Also needed to be considered are its negotiations with another wind company and a request for Ecogen to withdraw, inordinate delays on variance applications after the original moratorium was lifted, the local political environment at the time and the rejection of the amenities package without specificity.
Justice Ark further rebuked the town’s claim that the turbines will impact the unique scenic and quiet of the town, saying concerns that multiple 400-foot wind turbines would emit noise and affect views were included in the consideration and passage of the local law.
“Accordingly, to deny Ecogen’s permit application because of the inherent characteristics of wind turbines, as long as the turbines comply with the enabling statute, is arbitrary and capricious,” Justice Ark wrote.
Before he renders a final decision, he wants specific information from the town regarding the status of the 2009 local law and electrical substation, how an issue with steep slopes was not satisfactorily resolved with the town and what property line setbacks would be required for two turbines, what amenities will significantly outweigh any detrimental impacts and what complaint resolution process would be acceptable.
“The order is confusing,” said Abraham. “It appears to conclude that once the local law of 2009 governing wind farms and providing for incentive zoning was adopted, then Ecogen had a right to approval and there’s nothing the town can do by way of disapproval.”
He said it appears Justice Ark doesn’t believe the town had any discretion to deny the permit and that the town board used the deficiencies it cited as a pretext to deny the permit.
“That’s dramatically contrary to the town’s experience,” Abraham said, noting it learned a lot more about wind projects during a review process and that it doesn’t seem right that the town is not able to reform its decision about wind turbine projects based on the knowledge gained.
“The 2009 law did not say the first applicant to come forward gets a permit automatically,” he said. “[The town] went through the review process and they found that the burdens outweighed the amenities that were being offered. It’s pretty simple. For the judge to rule that the town was arbitrary in doing so is surprising.”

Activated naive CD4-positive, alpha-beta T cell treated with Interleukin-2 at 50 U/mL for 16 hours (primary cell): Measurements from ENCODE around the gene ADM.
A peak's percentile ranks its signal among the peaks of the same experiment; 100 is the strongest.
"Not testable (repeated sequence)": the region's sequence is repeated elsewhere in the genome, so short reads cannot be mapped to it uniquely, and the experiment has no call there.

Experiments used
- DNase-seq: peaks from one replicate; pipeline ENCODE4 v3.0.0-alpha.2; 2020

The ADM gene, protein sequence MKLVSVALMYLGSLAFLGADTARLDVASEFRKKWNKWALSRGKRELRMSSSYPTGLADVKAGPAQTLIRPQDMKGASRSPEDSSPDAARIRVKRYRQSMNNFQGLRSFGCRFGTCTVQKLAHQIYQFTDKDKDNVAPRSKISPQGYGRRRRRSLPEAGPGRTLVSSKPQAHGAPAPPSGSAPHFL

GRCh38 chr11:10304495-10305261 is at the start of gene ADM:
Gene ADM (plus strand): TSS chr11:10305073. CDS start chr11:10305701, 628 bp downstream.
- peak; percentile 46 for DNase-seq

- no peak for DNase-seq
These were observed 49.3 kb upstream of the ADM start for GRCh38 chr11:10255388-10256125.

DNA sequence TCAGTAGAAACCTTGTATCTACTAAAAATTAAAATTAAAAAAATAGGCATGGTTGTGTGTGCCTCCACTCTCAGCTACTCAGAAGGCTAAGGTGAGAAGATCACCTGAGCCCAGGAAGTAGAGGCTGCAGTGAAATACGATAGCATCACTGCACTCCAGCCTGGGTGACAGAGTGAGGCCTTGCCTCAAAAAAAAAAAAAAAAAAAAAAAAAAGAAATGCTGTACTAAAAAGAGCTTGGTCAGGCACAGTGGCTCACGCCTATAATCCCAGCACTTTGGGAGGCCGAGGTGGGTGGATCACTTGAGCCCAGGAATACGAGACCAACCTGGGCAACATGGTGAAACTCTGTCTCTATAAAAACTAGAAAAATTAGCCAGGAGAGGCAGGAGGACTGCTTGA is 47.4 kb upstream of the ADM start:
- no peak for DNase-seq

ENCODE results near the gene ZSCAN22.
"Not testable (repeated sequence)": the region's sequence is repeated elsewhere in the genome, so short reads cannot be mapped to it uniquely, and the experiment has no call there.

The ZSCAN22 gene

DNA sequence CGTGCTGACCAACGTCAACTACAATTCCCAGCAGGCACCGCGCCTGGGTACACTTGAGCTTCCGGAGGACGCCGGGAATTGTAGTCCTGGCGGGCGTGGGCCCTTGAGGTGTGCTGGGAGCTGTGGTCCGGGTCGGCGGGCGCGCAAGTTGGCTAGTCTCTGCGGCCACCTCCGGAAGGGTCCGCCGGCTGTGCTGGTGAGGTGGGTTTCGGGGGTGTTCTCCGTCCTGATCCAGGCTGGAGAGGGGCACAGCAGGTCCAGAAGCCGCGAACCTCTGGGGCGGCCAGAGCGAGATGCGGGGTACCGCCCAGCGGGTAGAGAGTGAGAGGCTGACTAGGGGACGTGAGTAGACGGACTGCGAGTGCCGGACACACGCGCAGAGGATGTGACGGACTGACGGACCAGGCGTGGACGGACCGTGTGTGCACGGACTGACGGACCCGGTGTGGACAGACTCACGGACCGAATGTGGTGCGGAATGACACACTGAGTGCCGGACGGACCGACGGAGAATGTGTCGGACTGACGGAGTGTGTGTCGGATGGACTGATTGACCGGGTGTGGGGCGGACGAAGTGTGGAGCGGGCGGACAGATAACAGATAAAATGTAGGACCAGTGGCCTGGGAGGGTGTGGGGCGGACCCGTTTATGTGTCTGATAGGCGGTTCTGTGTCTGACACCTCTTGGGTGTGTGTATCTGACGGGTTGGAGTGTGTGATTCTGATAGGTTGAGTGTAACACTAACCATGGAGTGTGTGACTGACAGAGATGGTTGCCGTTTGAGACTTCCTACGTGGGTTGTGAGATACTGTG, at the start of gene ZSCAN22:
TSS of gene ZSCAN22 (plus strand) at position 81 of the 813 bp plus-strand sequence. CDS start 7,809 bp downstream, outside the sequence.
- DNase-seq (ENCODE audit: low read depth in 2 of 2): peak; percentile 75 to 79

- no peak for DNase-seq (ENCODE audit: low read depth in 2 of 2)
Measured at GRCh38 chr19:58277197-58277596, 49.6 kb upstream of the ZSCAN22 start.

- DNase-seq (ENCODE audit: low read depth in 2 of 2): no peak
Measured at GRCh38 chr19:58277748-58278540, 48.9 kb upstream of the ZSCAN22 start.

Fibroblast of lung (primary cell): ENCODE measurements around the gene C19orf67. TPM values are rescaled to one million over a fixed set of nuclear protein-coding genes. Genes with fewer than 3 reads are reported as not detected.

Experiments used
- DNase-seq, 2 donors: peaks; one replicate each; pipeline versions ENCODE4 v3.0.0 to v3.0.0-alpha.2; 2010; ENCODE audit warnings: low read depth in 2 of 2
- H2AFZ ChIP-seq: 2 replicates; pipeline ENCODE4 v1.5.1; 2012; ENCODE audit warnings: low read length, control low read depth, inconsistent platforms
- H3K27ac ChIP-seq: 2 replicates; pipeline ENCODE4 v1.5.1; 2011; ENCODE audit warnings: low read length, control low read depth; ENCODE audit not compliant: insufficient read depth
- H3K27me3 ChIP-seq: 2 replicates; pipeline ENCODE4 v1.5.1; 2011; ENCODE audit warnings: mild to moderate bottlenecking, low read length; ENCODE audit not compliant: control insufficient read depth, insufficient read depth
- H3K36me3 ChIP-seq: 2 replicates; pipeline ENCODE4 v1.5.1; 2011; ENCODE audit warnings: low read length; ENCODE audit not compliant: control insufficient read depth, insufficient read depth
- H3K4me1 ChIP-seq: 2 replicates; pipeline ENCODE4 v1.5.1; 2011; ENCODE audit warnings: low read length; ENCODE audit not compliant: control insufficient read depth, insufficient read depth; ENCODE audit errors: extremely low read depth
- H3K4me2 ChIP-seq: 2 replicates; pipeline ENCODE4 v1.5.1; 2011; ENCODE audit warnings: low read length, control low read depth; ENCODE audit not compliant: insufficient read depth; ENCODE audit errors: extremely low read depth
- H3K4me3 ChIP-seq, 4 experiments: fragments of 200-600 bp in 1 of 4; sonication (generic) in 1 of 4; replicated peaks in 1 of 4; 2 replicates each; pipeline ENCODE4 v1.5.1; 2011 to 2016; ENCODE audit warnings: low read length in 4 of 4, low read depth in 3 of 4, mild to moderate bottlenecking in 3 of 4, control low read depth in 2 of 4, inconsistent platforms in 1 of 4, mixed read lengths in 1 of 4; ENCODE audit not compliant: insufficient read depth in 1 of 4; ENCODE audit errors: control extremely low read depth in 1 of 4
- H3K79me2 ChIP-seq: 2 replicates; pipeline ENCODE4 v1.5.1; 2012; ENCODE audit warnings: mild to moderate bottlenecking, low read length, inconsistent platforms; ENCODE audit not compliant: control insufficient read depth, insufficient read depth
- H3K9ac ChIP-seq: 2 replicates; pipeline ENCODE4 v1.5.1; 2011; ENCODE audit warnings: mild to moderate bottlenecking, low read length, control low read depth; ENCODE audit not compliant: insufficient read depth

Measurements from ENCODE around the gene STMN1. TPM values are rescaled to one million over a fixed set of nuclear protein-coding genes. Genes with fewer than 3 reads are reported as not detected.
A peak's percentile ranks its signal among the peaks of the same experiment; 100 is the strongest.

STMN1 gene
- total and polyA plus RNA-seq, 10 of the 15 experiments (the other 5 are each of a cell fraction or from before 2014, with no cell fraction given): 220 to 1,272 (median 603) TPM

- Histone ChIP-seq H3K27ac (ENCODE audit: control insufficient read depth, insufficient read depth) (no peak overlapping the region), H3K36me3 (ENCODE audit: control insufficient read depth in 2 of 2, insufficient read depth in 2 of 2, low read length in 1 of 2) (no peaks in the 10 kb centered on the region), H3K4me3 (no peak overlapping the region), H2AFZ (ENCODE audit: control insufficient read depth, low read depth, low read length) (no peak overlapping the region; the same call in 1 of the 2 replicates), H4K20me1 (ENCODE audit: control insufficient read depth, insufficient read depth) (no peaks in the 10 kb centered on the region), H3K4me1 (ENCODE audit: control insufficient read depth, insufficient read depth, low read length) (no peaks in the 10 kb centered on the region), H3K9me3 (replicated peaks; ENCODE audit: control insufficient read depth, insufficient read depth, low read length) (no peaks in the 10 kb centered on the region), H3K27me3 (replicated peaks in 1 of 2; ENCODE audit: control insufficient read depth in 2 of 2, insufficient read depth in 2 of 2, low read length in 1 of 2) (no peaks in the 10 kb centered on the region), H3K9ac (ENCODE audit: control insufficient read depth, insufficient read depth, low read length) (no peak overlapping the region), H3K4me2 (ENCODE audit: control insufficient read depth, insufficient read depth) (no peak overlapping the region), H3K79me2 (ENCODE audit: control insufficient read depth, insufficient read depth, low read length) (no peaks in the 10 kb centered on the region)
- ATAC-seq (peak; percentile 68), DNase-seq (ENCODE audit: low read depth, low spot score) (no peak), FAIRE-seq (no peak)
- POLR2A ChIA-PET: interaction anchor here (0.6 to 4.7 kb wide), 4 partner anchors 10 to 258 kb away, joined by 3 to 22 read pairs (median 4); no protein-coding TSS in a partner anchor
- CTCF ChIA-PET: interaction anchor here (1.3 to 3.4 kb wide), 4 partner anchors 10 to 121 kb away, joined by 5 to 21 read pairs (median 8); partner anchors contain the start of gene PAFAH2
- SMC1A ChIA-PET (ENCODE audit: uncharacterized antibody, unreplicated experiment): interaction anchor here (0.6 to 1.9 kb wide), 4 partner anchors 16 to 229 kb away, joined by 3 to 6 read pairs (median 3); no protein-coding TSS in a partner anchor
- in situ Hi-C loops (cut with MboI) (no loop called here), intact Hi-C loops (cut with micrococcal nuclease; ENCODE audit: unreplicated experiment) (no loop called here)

Abraham said the town asked for specific amenities that would offset the impact to the small group of people “who are shouldering most or all of the burden.” He said the amenities were offered to the town as a whole, but nothing was mentioned about the people living in the area who would be most impacted and the town made it clear it was looking for specific benefits for those people.
Abraham said Justice Ark has scheduled a hearing for Sept. 22, presumably to schedule a time for the town to provide the requested information which it is in the process of gathering.
Justice Ark said that once everything is submitted, he will schedule a hearing to determine if there were Open Meetings Law violations at the Sept. 22 and Oct. 5, 2009, town board meetings and whether Ecogen was misled that the town was satisfied with its amenities offer and the steep slopes resolution.
He said that a reasoned argument could be made that the town’s denial was made during an executive session at either meeting with limited public discussion and “counsel attending the meeting with a resolution of denial in hand,” which may be a violation of the law.
“Although the Open Meetings Law allows communication with legal counsel to be exempted from public scrutiny, the deliberative process is not,” Justice Ark wrote, citing the law. “The presence of legal counsel to give protected legal advice does not give the board carte blanche to carry out non-exempt public business in a closed session. Because of the possible severe ramifications, a hearing must be held to determine whether an OML violation occurred.”
He will also consider any other unresolved issues at that hearing.
The Prattsburgh side of the project is involved in separate litigation, also pending before Justice Ark.